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Clinical Q & A: Does CRPS cause high blood pressure?

The experience of pain is stressful to the body, and one of its effects is to produce an increase in blood pressure. When an injury causes acute pain and increased blood pressure, natural mechanisms are activated that reduce both pain and blood pressure. In fact, these pain-related blood pressure increases may be a trigger for release of pain-relieving compounds produced by the body. In persons with chronic pain, it’s different. There is some evidence that these natural pain and blood pressure dampening systems do not work properly in at least some individuals who experience chronic pain.

While previous studies have not examined hypertension specifically in people with CRPS, it has been shown that those with a variety of chronic pain conditions are more likely than other types of patients to have clinically diagnosed hypertension and to use antihypertensive medications. While it is not known with certainty if chronic pain is the cause of this hypertension, resting blood pressure levels are generally higher in individuals who have more intense chronic pain. For patients with any type of chronic pain condition, including CRPS, it is important to obtain a screening for hypertension. This will ensure that appropriate treatment can be started, if necessary, in order to prevent other health risks.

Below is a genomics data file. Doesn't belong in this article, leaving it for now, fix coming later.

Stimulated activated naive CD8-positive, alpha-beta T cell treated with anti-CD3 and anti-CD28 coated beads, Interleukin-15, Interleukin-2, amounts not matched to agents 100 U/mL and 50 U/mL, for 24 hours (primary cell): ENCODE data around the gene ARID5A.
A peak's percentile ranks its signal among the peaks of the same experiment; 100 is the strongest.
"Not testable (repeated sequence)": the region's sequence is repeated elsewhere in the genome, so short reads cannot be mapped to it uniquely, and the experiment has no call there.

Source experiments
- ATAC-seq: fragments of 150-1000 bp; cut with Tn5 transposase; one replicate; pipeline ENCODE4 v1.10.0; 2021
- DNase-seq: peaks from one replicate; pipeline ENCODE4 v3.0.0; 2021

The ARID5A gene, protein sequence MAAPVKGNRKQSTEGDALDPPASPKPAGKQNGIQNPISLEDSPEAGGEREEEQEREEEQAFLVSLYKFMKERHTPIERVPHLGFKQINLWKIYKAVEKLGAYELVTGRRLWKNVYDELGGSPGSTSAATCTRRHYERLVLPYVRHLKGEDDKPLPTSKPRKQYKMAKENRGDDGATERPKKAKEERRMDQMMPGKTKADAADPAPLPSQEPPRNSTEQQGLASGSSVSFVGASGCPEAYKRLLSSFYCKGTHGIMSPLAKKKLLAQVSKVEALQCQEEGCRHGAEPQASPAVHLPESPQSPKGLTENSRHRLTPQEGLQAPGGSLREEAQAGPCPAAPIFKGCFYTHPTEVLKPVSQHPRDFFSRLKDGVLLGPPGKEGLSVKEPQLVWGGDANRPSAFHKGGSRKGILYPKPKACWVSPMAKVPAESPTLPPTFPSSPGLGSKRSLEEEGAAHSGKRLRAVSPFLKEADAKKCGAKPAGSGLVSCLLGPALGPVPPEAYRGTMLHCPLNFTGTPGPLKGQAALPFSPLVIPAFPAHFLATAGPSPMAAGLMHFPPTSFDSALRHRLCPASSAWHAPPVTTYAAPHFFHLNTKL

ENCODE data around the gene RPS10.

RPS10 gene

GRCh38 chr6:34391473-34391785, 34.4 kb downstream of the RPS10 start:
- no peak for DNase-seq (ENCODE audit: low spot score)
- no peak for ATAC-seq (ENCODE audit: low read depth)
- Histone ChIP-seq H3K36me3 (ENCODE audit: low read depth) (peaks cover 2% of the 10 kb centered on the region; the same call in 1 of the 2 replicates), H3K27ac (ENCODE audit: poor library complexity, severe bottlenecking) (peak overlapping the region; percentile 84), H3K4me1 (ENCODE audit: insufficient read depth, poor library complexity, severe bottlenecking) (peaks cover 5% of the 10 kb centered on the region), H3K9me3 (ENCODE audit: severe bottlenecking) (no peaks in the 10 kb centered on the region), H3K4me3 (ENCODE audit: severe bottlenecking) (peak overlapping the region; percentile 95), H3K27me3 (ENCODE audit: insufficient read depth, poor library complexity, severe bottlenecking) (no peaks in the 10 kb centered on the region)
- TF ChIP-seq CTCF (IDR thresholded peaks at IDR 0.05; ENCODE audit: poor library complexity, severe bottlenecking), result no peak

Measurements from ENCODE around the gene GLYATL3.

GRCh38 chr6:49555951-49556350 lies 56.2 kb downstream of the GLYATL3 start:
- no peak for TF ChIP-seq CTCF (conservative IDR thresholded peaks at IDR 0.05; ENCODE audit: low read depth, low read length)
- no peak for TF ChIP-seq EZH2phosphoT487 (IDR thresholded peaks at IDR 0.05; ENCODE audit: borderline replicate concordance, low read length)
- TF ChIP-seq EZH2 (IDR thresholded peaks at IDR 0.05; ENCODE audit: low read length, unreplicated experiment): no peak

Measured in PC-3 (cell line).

Stephen Bruehl, PhD, Department of Anesthesiology, Vanderbilt University Medical Center, Nashville, Tennessee.

RSDSA Review. Winter 2006.

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